Trinity Sunday June 7, 2020


Love the Lord Your God

Deuteronomy 6:4-9

Scripture Readings

Psalm 8
Acts 2:22-36
Matthew 28:16-20


246, 251, 243, 244

Hymns from The Lutheran Hymnal (1941) unless otherwise noted

+ In the Name of Jesus Christ +

Hear, O Israel: The LORD our God, the LORD is one! You shall love the LORD your God with all your heart, with all your soul, and with all your strength. And these words which I command you today shall be in your heart. You shall teach them diligently to your children, and shall talk of them when you sit in your house, when you walk by the way, when you lie down, and when you rise up. You shall bind them as a sign on your hand, and they shall be as frontlets between your eyes. You shall write them on the doorposts of your house and on your gates.

Dearly Beloved Fellow Believers,

The Gospel is the message of God’s love for lost sinners. It is the most marvelous thing to read in the Gospel of John that “God so loved the world…” That God should love the world at all is amazing, since the world is fallen and utterly corrupted by sin. Yet God not only loves His creatures, fallen though they are, but loves us enough to rescue us from sin and death at the cost of the passion and death of His own eternal beloved Son. It is this love that is the theme of the Bible; it is the source of our joy and hope as Christians, and it is the focus of our work as a Christian congregation.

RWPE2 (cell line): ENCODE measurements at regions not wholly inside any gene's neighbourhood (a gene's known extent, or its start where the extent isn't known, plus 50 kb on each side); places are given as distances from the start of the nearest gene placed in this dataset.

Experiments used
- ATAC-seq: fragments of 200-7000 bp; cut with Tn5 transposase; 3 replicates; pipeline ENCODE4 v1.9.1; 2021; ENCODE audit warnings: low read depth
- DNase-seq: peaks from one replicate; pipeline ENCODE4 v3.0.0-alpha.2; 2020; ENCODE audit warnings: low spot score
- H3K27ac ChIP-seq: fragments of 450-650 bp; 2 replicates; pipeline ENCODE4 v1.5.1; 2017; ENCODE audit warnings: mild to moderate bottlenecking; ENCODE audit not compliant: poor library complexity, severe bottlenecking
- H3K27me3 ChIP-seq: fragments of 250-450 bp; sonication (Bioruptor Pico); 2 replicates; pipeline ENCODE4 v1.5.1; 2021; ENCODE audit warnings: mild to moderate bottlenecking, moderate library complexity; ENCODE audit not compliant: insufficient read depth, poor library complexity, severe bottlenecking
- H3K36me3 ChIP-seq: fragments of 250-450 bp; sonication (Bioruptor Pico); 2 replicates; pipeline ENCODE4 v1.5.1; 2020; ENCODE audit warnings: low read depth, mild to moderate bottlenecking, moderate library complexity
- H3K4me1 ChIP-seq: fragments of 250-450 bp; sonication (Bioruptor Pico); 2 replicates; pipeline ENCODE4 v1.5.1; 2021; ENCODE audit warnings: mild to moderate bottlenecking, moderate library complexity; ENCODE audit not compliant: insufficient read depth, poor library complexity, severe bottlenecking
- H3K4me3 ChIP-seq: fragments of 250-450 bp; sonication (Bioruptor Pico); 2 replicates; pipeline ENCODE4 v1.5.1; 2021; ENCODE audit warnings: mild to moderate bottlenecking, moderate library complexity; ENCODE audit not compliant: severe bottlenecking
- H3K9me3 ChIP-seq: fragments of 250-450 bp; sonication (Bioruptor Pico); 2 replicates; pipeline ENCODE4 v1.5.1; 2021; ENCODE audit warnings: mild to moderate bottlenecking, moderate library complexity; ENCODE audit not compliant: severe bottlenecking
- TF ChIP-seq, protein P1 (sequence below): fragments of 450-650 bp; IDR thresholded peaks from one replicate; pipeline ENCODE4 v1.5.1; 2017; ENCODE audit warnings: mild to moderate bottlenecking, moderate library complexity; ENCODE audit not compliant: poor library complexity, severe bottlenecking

Today’s text teaches that God, who loves us, also wants us to love Him. God who loves also wants to be loved in return. This is why He created man with the capacity to love. He didn’t want only a set of robots with computers in them, which would carry out His commands with responses that He programmed into them. The Lord made some things like that: the sun, the moon, and the stars have their appointed places and movements, their orbits and cycles that they unfailingly follow. But in man God wanted something more: a creature that would not only serve Him and obey Him, but one that would love Him and serve Him out of love.

Now with the fall into sin, man also lost the capacity to love God. But that has been restored to us by the work of Christ and by the gift and indwelling of the Holy Spirit. He has created in us a new nature that loves Him and willingly serves Him. As reborn creatures with new life we can respond to His desire for our love that is expressed in today’s text. Our theme for today is: “LOVE THE LORD YOUR GOD.”

Firstly, because He is the only one who has the right to the highest place in our heart.

We have in our text a restatement of the First Commandment, “Thou shalt have no other gods.” Here Moses not only restates this but elaborates on it when he says, “You shall love the LORD your God with all your heart, with all your soul, and with all your might.” For this is what it means to have no other gods, that God should be loved above all things. This is why Jesus called this the greatest of all the commandments. (Matthew 22:37, 38) This is why Luther in his Small Catechism explained the First Commandment in this way: “We should fear, love, and trust in God above all things.” The First Commandment is a summary of the whole law of God, for if we truly loved God with all our heart, soul, and might, we would do everything else that He commands, we would live according to His will.